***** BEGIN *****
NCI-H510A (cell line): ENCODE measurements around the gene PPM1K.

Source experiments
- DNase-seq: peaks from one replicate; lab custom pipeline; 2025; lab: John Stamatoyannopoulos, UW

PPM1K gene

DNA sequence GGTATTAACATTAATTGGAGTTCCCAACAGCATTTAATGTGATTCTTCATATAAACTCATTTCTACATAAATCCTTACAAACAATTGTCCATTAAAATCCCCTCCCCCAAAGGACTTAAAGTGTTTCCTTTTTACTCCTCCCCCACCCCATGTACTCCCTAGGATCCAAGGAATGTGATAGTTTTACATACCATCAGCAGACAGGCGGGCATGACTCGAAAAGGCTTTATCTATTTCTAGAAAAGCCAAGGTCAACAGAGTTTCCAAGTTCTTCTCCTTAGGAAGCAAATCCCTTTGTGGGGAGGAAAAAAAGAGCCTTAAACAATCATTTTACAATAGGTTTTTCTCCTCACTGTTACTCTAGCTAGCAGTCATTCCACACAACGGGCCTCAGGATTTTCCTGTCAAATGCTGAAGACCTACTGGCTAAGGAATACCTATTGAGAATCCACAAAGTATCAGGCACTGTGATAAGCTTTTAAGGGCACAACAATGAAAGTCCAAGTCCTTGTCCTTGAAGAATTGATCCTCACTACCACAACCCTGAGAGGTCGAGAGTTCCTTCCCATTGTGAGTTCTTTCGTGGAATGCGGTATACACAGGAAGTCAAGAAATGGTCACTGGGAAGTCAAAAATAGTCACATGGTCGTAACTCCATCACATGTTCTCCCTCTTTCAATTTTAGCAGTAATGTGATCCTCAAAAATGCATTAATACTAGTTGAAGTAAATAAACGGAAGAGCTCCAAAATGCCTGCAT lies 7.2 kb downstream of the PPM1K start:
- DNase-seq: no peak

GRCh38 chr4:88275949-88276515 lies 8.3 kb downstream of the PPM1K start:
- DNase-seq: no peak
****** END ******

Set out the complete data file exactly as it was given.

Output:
NCI-H510A (cell line): ENCODE measurements around the gene PPM1K.

Source experiments
- DNase-seq: peaks from one replicate; lab custom pipeline; 2025; lab: John Stamatoyannopoulos, UW

PPM1K gene

DNA sequence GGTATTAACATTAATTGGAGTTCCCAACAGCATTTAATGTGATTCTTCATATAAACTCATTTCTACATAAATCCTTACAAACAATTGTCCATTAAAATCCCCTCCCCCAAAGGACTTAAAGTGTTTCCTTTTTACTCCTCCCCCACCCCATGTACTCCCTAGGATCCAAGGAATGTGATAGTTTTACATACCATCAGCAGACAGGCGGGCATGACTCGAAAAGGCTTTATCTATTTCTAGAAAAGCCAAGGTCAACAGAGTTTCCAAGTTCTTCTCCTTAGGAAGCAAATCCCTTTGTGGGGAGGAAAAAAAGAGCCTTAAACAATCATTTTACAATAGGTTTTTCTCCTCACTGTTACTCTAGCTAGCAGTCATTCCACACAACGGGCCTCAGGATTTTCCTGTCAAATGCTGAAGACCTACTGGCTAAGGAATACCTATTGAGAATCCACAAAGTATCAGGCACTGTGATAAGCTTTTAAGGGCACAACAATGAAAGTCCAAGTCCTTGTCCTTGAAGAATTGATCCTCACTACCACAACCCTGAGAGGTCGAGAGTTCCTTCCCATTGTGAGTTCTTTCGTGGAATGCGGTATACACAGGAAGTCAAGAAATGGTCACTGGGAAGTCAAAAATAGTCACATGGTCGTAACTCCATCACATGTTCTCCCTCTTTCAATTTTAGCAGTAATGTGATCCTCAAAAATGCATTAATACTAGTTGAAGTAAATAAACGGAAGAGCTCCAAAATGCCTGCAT lies 7.2 kb downstream of the PPM1K start:
- DNase-seq: no peak

GRCh38 chr4:88275949-88276515 lies 8.3 kb downstream of the PPM1K start:
- DNase-seq: no peak